Parenting burnout is a huge problem among so many parents of young children and parents of kids with special needs regardless of their age. And when it comes to times such as what we are dealing with now in regards to Covid, parents will become even more burned out of kids that are at an age or at a developmental stage of being quite dependant.
Burnout is quite serious because this is when the parents are not getting any time to themselves, and they are not getting enough rest. They are having to juggle childcare, work whether it is from home or not, home duties, and other responsibilities.
There is just no time to rest and no time to recharge. By the time the work is completed, and by the time virtual school is finished for the kids, there is no time to rest. That is because that is when dinner must be served. And then after dinner, it is clean up time. And the kids may not be able to help if they are at an age or developmental stage where they cannot.
By the time cleaning up is done after dinner, then there is no time to rest yet again. It is time for a bath, and then there are bedtime battles to follow. Once the kids are in bed, then maybe the parents can relax a little.
But of course one of the kids has to leave their room for whatever reason. Or one of the kids got sick in bed. As you can see, parenting burnout is real and it is more likely to happen during the pandemic.
The stress from the pandemic is worsening the burnout as well. There is just that added worry that if the kids go anywhere away from home then they can pick up the virus and be an asymptomatic carrier and pass it onto one of their grandparents who will not have an easy time fighting it.
How Do You Know If You Are Suffering From Parenting Burnout?
Well, burnout signs are easy to spot from the outside but you may be at a point that you don’t notice it. Let’s go over the signs that you may be in trouble.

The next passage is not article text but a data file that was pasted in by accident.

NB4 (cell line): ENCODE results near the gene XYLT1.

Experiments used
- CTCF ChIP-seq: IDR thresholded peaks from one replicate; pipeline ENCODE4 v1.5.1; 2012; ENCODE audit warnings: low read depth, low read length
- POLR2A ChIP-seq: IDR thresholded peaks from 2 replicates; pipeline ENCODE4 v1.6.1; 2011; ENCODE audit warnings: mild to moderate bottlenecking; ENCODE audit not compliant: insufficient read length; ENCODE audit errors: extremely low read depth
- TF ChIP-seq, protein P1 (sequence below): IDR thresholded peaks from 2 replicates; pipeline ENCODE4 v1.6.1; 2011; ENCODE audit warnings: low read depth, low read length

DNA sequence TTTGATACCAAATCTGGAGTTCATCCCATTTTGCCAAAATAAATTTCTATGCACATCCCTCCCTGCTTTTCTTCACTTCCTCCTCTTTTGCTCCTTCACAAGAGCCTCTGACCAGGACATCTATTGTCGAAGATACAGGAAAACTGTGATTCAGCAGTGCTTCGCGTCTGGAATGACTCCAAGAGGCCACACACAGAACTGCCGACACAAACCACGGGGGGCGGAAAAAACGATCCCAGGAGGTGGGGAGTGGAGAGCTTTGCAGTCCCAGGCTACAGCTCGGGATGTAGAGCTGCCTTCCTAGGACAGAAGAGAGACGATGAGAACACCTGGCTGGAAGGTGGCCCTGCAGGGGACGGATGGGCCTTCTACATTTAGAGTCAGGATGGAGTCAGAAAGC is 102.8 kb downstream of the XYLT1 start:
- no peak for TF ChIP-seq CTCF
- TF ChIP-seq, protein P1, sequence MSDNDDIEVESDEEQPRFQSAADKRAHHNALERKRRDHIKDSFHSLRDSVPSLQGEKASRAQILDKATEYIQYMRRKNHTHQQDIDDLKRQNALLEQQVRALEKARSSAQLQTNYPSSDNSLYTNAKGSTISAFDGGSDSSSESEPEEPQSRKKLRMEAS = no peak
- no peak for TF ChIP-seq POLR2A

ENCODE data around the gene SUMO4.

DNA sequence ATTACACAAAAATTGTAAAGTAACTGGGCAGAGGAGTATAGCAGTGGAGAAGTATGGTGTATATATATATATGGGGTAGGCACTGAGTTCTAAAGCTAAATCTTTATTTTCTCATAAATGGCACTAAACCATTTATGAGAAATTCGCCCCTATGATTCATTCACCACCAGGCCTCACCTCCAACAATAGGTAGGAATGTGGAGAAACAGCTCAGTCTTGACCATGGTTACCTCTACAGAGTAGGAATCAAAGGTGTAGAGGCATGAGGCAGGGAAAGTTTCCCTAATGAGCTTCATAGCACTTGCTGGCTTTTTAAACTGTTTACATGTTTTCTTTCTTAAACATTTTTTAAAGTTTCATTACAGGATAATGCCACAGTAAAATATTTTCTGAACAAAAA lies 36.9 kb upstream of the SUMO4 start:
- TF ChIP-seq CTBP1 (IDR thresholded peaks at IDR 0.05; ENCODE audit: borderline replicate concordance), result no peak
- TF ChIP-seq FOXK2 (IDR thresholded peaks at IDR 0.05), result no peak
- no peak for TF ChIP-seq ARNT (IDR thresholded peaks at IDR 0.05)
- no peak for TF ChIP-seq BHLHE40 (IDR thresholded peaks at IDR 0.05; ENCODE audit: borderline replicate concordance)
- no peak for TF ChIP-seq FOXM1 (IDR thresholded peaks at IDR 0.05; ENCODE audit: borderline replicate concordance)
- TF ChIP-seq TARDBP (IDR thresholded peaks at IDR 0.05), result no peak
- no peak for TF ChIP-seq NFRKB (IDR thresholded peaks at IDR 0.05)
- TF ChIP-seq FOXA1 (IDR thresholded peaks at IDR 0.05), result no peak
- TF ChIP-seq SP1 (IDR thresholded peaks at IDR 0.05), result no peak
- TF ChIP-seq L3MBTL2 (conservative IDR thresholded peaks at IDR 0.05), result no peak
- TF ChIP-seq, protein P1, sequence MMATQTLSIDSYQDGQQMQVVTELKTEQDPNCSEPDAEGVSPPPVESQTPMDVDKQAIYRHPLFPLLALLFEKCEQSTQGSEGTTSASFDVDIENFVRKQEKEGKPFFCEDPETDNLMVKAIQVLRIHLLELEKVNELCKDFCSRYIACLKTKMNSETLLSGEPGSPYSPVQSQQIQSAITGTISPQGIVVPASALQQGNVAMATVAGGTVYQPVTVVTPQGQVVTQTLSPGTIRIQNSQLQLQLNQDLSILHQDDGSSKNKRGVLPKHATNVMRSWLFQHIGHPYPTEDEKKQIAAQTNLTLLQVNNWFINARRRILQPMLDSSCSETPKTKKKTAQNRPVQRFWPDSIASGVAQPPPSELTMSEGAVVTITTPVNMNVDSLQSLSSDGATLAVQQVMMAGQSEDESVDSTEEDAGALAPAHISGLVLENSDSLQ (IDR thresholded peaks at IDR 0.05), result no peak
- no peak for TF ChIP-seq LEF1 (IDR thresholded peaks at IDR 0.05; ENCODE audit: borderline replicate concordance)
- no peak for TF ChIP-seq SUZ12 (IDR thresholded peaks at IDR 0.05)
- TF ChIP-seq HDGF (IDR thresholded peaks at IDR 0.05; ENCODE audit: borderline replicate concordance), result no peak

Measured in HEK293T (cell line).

- You are having difficulty sleeping or have a need to sleep too much
- You are very fatigued
- You find no enjoyment in anything you once did
- You are feeling numb
- You run on autopilot and have no emotions otherwise
- You are depressed in addition to the above mentioned
- You are getting physically sick often
- You eat too little or eat too much
- You are not seeing a light at the end of the tunnel
- You are easily agitated
- The things that used to not bother you suddenly do
- You get angry easily
- You are anxious
- You are at a point where you are apathetic about yourself and your family
- You are forgetful
- You cannot concentrate
- You are not paying your bills and are getting calls from collectors
Those are just some signs that you are burned out. This is the time to delegate responsibilities and leave those responsibilities on the backburner that can wait. This means you will have to spend some money when it comes to grocery delivery, for instance. You absolutely need to have some time for ‘me time‘ so you can unwind and meet your needs.
It is also very important to eat well and nutritiously which is why you will want to look into subscribing to a meal kit instead of getting takeout. That is unless you cannot cook at all based on the level of responsibilities you have and then go and choose the healthier takeout options as they do exist.
Aim to get 15 to 20 minutes of exercise in even if it is intermittent. And if you cannot get a full night’s sleep, you will need to take a nap during the day, but don’t nap for more than one hour. Unless your kids are babies or severely developmentally delayed (not mild or moderately), encourage your kids to help by cleaning up and pitching in. This will relieve a lot of your stress.
Go talk to a counselor online as well because your mental health is suffering if you are so burned out. You need to invest in some self-care and it does not have to be expensive. You deserve to be healthy and when you see that you are falling victim to parenting burnout, then you will see it is time to make some important changes.
Sue Groner is the author or Parenting with Sanity and Joy: 101 Simple Strategies offers tips to parents on how to avoid parenting burnout, especially during these difficult and uncertain times. Groner emphasizes that it’s important to be together as a family than it is to stress about what […]
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